_Last week, one of our retired bishops was arrested in New York. Bishop George Packard, retired bishop of the Armed Forces and military chaplains, went over the wall in Duarte Square as part of the Occupy Wall Street protest. Bishop Packard might be the last person you’d expect to be part of the Occupy Movement – a self-described conservative, registered Republican, who admits he even listens to Rush Limbaugh from time to time. But a week ago, Bishop Packard and another priest occupied Duarte Square which is owned by Trinity Episcopal Church on Wall Street. Trinity had been approached by representatives of the Occupy Movement regarding the possibility of using Duarte Square as a winter location after their eviction from Zuccotti Park. Bishop Packard was called in to be a mediator between the church and the movement but Trinity refused to allow OWS to use the property. The sight of Bishop Packard in his purple cassock climbing over the chain link fence and dropping into Duarte Square like a paratrooper was a sight to behold – I don’t think I could even pull that off in a cassock! Shortly after entering the Square, Bishop Packard and the others who made it inside were arrested and his wife Brooke and others outside the fence were assaulted by the police. Later, when Bishop Packard and Brooke were interviewed, he said that the church needs to be about more than just good and charitable works – the church needs to be about justice. Justice is not served when a narrow group of moneyed elites have entre to political power and economic prosperity while the 99% have watched their real wages diminish over the past 30 years and have had what few safety nets our society offered be slowly stripped away.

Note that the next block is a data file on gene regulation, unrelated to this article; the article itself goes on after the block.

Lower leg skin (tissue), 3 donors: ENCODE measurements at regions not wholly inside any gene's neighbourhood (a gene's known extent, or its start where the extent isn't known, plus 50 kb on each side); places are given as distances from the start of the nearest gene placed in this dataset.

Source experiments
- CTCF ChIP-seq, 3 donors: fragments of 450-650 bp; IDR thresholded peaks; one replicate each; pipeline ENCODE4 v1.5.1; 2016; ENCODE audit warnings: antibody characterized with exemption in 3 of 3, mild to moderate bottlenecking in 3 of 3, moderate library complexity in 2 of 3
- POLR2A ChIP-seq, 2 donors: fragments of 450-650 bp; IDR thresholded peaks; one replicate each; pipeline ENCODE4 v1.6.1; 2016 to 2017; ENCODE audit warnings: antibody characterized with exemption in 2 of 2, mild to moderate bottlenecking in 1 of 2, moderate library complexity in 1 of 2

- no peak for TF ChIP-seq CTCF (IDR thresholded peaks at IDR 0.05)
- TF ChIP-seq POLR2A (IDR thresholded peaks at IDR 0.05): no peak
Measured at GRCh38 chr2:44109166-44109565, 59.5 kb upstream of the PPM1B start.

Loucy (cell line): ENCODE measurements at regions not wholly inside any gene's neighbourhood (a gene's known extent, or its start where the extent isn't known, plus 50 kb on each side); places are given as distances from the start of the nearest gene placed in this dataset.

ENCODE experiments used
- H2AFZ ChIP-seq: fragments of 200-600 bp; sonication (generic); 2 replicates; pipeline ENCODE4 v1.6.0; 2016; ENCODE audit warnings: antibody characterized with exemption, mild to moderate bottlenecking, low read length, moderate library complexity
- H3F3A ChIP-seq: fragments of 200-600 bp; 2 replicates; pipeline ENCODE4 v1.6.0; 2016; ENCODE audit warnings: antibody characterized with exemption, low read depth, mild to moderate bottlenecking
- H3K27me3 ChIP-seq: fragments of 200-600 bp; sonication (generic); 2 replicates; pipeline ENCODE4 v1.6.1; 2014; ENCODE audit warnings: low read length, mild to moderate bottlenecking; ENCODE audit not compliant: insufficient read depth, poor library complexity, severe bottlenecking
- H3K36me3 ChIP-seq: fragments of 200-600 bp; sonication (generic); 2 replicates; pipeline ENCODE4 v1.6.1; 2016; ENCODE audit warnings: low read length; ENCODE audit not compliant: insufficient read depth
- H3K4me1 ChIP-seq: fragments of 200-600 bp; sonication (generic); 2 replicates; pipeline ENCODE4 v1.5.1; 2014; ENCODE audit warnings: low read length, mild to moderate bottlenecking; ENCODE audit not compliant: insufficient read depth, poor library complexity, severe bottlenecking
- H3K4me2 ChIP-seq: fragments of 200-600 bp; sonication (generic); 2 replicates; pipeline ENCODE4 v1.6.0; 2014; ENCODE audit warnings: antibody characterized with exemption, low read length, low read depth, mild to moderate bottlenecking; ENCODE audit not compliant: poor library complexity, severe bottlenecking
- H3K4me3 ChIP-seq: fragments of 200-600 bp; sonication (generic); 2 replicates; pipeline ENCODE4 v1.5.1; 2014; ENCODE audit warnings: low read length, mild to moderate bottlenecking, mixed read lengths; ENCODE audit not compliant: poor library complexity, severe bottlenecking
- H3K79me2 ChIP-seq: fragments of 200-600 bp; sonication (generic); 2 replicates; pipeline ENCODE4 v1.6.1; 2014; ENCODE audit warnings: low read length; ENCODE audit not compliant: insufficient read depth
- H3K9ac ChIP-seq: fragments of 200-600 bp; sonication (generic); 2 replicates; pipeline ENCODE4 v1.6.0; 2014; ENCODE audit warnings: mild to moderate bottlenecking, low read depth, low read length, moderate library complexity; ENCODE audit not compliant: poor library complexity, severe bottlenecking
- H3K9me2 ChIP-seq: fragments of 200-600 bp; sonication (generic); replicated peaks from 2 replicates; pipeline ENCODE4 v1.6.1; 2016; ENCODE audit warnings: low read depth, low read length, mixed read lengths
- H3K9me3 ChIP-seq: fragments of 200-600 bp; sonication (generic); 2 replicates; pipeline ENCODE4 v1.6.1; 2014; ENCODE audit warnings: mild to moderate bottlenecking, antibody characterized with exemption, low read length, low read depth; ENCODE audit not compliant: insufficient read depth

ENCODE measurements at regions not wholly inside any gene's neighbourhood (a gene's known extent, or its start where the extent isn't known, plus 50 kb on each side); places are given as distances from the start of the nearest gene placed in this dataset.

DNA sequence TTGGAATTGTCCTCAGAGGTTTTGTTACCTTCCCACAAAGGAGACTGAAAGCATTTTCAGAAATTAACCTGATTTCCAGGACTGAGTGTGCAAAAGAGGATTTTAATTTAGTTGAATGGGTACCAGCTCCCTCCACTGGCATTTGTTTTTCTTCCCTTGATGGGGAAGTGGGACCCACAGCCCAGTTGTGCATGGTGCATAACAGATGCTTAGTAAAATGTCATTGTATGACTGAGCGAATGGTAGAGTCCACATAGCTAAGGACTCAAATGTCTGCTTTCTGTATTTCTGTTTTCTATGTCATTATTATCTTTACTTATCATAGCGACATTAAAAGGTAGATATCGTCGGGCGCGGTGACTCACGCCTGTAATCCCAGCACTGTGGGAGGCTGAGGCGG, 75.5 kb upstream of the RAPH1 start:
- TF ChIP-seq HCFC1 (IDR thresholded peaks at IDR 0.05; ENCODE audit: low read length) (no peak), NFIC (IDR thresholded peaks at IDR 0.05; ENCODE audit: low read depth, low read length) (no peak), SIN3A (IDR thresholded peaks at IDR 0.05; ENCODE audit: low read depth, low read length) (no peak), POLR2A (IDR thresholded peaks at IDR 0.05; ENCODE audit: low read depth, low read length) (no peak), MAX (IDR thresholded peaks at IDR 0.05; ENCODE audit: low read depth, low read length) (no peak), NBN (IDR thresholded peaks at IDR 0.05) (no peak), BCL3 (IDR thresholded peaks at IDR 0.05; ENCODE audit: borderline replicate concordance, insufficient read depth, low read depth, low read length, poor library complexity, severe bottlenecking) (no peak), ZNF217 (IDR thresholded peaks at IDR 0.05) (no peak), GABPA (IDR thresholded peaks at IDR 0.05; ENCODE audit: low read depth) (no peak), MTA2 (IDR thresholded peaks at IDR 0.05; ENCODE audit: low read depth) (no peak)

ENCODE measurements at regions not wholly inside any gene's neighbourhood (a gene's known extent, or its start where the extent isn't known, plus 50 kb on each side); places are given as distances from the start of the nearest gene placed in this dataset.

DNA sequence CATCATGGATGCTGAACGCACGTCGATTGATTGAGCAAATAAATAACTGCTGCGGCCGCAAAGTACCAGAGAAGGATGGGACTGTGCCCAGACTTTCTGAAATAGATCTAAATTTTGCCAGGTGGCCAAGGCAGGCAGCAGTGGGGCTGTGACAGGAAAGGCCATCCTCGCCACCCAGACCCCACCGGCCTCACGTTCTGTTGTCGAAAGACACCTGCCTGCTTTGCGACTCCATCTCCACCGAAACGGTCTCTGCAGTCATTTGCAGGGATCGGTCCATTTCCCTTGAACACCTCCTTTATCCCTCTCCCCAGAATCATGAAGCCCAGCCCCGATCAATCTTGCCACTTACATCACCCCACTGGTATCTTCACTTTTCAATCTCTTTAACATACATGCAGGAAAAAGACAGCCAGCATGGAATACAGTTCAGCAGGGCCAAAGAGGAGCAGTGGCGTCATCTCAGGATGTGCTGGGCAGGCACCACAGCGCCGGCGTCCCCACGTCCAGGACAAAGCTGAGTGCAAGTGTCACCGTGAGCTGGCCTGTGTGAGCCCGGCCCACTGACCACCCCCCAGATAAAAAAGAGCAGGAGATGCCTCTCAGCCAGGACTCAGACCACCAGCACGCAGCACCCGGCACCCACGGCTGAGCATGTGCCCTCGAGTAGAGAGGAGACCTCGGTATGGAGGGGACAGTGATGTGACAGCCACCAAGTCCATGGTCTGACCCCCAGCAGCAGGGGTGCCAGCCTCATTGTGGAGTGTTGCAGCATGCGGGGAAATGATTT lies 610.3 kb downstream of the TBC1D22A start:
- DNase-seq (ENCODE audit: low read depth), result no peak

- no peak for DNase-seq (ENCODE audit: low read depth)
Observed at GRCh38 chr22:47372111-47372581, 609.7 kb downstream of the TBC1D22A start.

This widening wealth disparity between the 1% and the 99% is not a new thing – in fact it is quite old really. Over 2,000 years ago, the economic system of the Roman Empire was composed of the “1 percenters” (Caesar Augustus and his family, King Herod and his clan and other puppet rulers in the Empire) and the “99 percenters” who lived under the Empire’s occupation and who bore the cost under a very oppressive taxation system. It was here, on that night over 2,000 years ago that God made a choice – to Occupy Earth. Ironically, this occupation began in the midst of a census ordered by the Emperor himself – a census designed to estimate the taxable income the Emperor would receive from these 99% folks who would finance their own occupation.

On that night, God went over the wall – or more correctly, God snuck through the back door of history as part of the 99%. God did not come through the powerful halls of the Roman Senate or through the Temple leadership in Jerusalem. God came to us as an outsider born to an unwed teenage mother and her boyfriend … a couple of upcountry rubes from a place called Nazareth – a place with such a questionable reputation that a man named Nathaniel would later ask his friend Philip, “Can anything good come out of Nazareth?” Yes … our God is a sneaky God.

This sneaky God came to us as a vulnerable child in a vulnerable place where life was hard. This child would grow to be a man who would challenge the occupation of Rome in a way far different from other resistance movements of his time. He would challenge the powers of a religious system obsessed with deciding who was holy enough to be counted worthy by God. Jesus would lead an occupation movement which brought together an unlikely group of rag tag disciples, tax collectors, prostitutes, lepers, the great “unwashed masses” who were on the margins of Jewish and Roman society – the other words, the 99%. But Jesus would not stop there because God would not be satisfied if this movement was only for the 99% – God wanted them all and would not be satisfied unless the “1 percenters” (the ones inside the power structure) were transformed too. And so we find among Jesus’ followers religious “insiders” like the Pharisees Nicodemus and Joseph of Arimathea, Roman centurion whose slave needed a healing, and Jairus the leader in the local synagogue who turned to Jesus seeking a healing for his daughter. Jesus did not come to save some – he came to save all.